Children with SARS-CoV-2 infection during an epidemic in China (outside of Hubei province)
Original Article

Children with SARS-CoV-2 infection during an epidemic in China (outside of Hubei province)

Feifan Xiao1,2,3#, Bin Chen1#, Tiantian Xiao1, Shoo K. Lee4,5, Kai Yan1, Liyuan Hu1

1Department of Neonatology, 2Center for Molecular Medicine, Children’s Hospital of Fudan University, Shanghai, China; 3Institutes of Biomedical Sciences, Fudan University, Shanghai, China; 4Departments of Pediatrics, Obstetrics and Gynecology, and Public Health, University of Toronto, Toronto, ON, Canada; 5Department of Pediatrics, Mount Sinai Hospital, Toronto, ON, Canada

Contributions: (I) Conception and design: SK Lee, K Yan, L Hu; (II) Administrative support: SK Lee; K Yan, L Hu; (III) Provision of study materials or patients: None; (IV) Collection and assembly of data: F Xiao, B Chen, T Xiao; (V) Data analysis and interpretation: F Xiao, B Chen, T Xiao; (VI) Manuscript writing: All authors; (VII) Final approval of manuscript: All authors.

#These authors contributed equally to this work.

Correspondence to: Liyuan Hu, MD. Department of Neonatology, Children’s Hospital of Fudan University, 399 Wanyuan Road, Shanghai, China. Email: nowadays921@126.com; Kai Yan, MD. Department of Neonatology, Children’s Hospital of Fudan University, 399 Wanyuan Road, Shanghai, China. Email: fhyankai@163.com; Shoo K. Lee, MBBS, FRCPC, PhD, DHC, OC. Departments of Pediatrics, Obstetrics and Gynecology, and Public Health, University of Toronto, Toronto, ON, Canada; Department of Pediatrics, Mount Sinai Hospital, 600 University Avenue, Room 19-231M, Toronto, Ontario M5G 1X5, Canada. Email: shoo.lee@sinaihealth.ca.

Background: Limited studies have reported the clinical and epidemiological characteristics of children infected with severe acute respiratory syndrome coronavirus 2 (SARS-CoV-2). This study aimed to provide the epidemiological characteristics of children with COVID-19 throughout China (outside of Hubei Province) based on public data.

Methods: This was an observational, cross-sectional study. We included a total of 279 diagnosed children based on the data of children infected with SARS-CoV-2 reported by the Health Commission in each province, autonomous region, municipality, or special administrative region in China (outside of Hubei Province) from January 24, 2020 to February 16, 2020.

Results: The number of newborns (0 days ≤ age ≤28 days), infants (28 days < age ≤1 year), children (1 year < age ≤5 years), and children (5 years < age ≤18 years) accounted for 0.7%, 6.5%, 23.7%, and 69.2% of the total number of infected children, respectively. We found that from January 23, 2020, to January 31, 2020, infected children mainly came from Wuhan, China. After February 3, 2020, family clustering transmission became the main mode of transmission.

Conclusions: Family clustering transmission is currently the main model of transmission in children. Considering the mild symptoms in infected children, the possibility that children may be a source of the transmission should not be ignored.

Keywords: Severe acute respiratory syndrome coronavirus 2 (SARS-CoV-2); COVID-19; children


Submitted Mar 26, 2020. Accepted for publication Jun 15, 2020.

doi: 10.21037/atm-20-2908


Introduction

The severe acute respiratory syndrome coronavirus 2 (SARS-CoV-2) disease (COVID-19) has been causing a major public health concern (1). Due to the high transmission efficiency of the SARS-CoV-2, the World Health Organization (WHO) declared on January 30, 2020 that the outbreak of COVID-19 constituted a Public Health Emergency of International Concern. As of May 1, 2020, WHO declared that more than 3,000,000 confirmed cases had been identified worldwide and more than 200,000 deaths had occurred as a result of the outbreak.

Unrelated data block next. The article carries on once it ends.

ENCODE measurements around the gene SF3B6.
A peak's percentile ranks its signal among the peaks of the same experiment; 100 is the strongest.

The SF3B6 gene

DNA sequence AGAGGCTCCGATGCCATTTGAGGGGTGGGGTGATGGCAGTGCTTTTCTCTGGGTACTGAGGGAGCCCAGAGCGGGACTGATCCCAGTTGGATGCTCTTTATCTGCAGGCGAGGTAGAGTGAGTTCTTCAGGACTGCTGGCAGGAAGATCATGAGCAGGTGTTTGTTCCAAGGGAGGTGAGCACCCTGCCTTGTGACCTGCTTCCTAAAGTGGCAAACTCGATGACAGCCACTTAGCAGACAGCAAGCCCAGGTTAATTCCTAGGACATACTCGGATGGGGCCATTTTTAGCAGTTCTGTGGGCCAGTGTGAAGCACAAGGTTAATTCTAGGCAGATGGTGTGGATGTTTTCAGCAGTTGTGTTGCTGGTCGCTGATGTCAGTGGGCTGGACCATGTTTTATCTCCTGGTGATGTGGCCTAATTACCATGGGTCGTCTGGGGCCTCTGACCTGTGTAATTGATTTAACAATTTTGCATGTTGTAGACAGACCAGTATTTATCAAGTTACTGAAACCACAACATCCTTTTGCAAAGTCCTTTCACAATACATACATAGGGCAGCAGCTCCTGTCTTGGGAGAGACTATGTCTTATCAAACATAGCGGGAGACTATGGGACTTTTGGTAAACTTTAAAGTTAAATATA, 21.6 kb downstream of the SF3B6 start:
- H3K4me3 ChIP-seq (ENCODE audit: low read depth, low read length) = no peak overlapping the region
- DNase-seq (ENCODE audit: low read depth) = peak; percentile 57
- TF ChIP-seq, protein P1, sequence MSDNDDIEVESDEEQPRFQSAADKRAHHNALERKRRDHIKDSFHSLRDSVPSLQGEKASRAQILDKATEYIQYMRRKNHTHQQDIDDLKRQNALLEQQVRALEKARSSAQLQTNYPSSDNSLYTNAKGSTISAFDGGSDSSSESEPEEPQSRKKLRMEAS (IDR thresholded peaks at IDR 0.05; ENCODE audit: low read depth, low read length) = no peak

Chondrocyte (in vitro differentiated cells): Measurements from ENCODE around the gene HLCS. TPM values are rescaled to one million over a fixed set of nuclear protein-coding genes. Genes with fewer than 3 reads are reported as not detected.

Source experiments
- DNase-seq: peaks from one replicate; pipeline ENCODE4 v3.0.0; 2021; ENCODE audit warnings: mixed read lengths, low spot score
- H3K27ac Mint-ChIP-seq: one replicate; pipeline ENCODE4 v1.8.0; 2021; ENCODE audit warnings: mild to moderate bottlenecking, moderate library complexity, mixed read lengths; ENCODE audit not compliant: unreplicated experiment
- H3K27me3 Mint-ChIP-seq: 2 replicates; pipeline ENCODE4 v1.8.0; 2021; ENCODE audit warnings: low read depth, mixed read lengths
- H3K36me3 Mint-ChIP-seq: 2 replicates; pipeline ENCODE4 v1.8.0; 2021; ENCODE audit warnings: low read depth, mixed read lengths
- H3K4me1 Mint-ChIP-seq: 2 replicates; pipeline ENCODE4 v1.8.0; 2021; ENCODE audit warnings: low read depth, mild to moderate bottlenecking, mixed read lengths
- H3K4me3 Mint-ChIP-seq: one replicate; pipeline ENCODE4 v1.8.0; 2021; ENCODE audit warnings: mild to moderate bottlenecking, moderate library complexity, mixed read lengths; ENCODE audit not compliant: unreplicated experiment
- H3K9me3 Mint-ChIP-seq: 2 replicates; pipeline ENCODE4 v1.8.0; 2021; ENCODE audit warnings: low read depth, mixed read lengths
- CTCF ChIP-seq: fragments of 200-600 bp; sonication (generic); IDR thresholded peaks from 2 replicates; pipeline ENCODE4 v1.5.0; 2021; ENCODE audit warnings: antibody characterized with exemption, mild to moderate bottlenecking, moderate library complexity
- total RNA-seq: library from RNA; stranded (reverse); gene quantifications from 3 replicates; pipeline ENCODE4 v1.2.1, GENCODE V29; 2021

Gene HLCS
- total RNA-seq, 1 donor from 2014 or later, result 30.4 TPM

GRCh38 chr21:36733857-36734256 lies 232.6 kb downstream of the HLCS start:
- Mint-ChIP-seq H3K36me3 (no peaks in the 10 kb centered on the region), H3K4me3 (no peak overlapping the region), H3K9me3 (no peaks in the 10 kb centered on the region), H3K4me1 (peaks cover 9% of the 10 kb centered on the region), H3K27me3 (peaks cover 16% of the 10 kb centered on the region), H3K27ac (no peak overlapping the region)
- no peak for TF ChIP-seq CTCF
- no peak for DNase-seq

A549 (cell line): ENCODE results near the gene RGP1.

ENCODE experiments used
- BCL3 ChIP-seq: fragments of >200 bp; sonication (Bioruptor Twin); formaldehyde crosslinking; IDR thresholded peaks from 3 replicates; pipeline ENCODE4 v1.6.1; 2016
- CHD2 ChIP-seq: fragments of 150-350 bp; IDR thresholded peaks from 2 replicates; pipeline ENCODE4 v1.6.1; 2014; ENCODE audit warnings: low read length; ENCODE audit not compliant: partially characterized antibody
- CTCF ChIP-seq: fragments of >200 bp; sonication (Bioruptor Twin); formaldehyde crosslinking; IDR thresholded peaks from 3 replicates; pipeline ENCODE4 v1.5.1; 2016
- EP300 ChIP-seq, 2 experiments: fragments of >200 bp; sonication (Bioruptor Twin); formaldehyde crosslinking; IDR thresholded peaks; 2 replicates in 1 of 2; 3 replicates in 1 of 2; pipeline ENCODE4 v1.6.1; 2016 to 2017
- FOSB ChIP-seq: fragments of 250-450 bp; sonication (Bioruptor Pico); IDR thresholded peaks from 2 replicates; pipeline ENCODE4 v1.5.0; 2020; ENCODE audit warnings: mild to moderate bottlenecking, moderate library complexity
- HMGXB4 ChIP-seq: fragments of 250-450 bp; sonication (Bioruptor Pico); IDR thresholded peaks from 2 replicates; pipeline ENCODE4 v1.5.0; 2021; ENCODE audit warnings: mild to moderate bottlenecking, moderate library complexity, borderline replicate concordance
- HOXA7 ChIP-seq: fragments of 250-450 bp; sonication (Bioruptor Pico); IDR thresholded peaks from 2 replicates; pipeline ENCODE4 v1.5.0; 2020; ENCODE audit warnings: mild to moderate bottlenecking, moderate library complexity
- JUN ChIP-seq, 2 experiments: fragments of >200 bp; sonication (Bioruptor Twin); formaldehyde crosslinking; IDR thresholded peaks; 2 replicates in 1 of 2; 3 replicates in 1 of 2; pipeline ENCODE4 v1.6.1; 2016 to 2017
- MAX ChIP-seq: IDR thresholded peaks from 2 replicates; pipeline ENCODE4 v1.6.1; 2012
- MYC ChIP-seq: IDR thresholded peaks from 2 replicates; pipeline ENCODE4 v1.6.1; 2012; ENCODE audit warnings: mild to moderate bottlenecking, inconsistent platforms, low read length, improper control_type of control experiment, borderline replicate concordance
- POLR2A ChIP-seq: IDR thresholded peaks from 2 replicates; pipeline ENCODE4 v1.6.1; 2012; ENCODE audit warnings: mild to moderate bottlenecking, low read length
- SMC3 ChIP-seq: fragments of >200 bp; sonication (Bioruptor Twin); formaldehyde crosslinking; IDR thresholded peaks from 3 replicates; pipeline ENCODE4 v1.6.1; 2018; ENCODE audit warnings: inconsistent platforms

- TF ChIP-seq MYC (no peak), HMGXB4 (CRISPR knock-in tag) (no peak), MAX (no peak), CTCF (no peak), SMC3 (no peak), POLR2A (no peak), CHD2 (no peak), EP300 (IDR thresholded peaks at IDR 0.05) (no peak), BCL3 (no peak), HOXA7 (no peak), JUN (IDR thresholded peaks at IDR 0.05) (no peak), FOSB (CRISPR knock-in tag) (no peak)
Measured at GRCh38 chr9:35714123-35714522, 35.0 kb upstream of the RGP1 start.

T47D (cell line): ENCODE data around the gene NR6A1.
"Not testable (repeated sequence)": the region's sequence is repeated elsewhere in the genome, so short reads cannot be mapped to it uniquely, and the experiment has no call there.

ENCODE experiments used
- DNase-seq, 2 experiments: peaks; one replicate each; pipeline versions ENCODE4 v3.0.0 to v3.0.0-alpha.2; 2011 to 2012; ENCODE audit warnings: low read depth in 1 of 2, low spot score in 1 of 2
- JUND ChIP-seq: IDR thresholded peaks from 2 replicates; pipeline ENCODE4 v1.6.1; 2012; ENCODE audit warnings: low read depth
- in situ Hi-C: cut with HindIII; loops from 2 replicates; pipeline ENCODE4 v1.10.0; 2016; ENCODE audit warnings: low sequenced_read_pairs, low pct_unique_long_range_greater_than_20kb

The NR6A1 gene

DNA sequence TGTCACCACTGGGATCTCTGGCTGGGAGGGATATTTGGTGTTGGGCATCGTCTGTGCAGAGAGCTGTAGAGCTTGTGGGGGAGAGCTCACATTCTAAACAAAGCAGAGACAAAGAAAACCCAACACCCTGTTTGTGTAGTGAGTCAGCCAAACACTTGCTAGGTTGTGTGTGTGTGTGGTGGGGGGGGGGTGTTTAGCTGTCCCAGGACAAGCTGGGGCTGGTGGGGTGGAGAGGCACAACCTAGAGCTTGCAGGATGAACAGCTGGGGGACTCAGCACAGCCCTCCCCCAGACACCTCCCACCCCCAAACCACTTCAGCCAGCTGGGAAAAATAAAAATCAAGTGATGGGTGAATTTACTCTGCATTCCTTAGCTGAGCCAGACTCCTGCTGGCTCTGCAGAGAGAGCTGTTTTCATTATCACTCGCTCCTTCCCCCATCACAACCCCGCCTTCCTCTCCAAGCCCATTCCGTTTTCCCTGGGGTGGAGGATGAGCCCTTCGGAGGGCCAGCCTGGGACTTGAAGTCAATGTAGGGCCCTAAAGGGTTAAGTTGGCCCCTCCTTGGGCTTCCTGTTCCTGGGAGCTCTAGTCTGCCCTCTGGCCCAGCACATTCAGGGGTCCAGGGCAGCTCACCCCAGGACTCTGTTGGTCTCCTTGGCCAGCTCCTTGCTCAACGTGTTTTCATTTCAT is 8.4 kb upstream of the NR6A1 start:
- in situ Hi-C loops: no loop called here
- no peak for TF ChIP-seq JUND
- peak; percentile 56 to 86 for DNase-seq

Earlier, on January 10, 2020, a 10-year-old child, who was the first reported child case worldwide, was diagnosed with SARS-CoV-2 infection in Guangzhou (2). With the spread of the SARS-CoV-2 infection, a lot more children have been infected. However, limited studies (3-5) have reported the clinical and epidemiological characteristics of children who have SARS-CoV-2 infection. In this study, we aimed to provide the epidemiological characteristics of children with SARS-CoV-2 infection throughout China (outside of Hubei Province), based on public data. We present the following article in accordance with the STROBE reporting checklist (available at http://dx.doi.org/10.21037/atm-20-2908).


Methods

Study design and participants

This study was an observational, cross-sectional study. We included diagnosed children based on data on children infected with SARS-CoV-2 reported by the Health Commission in each province, autonomous region, municipality, or special administrative region in China (outside of Hubei Province) from January 24, 2020 to February 16, 2020. Hubei Province was excluded, because detailed infection data were not available. This study was approved by the Ethics Commission of Children’s Hospital of Fudan University {CHFudan [No. (2020)31]}. The data were collected from public websites, and the requirement for informed consent was not necessary.

Data collection

As 31 provinces (autonomous regions or municipalities) in China have successively launched level I responses to serious health emergencies, the release of information has become more transparent. The health committees of all provinces or cities at the prefecture level publicize, the details of epidemiological investigations of confirmed patients every day. Based on those public data, we collected patient information, including gender, age, date of diagnosis, province, address, places visited before the disease onset, and history of close contact with diagnosed patients. We obtained the data of children infected from the websites of the health committees of provinces and prefecture-level cities in China. The movement track information of the infected children before their diagnosis, and detailed epidemiological information were obtained from daily updates of the provincial official news media platforms.

Laboratory testing

After patient samples were collected from the designated hospitals, the local Center for Disease Control and Prevention (CDC) staff would send the samples to the CDC SARS-CoV-2 testing laboratory for etiological testing as soon as possible. According to the requirements of the National Health Commission of China, the collection, transportation, storage, and testing of SARS-CoV-2 screening samples should be managed in accordance with the second class of highly pathogenic microorganisms and the regulations on Biosafety Management of Pathogenic Microbiology Laboratories and the Transportation of Highly Pathogenic Microorganisms or Samples that can infect Human Beings.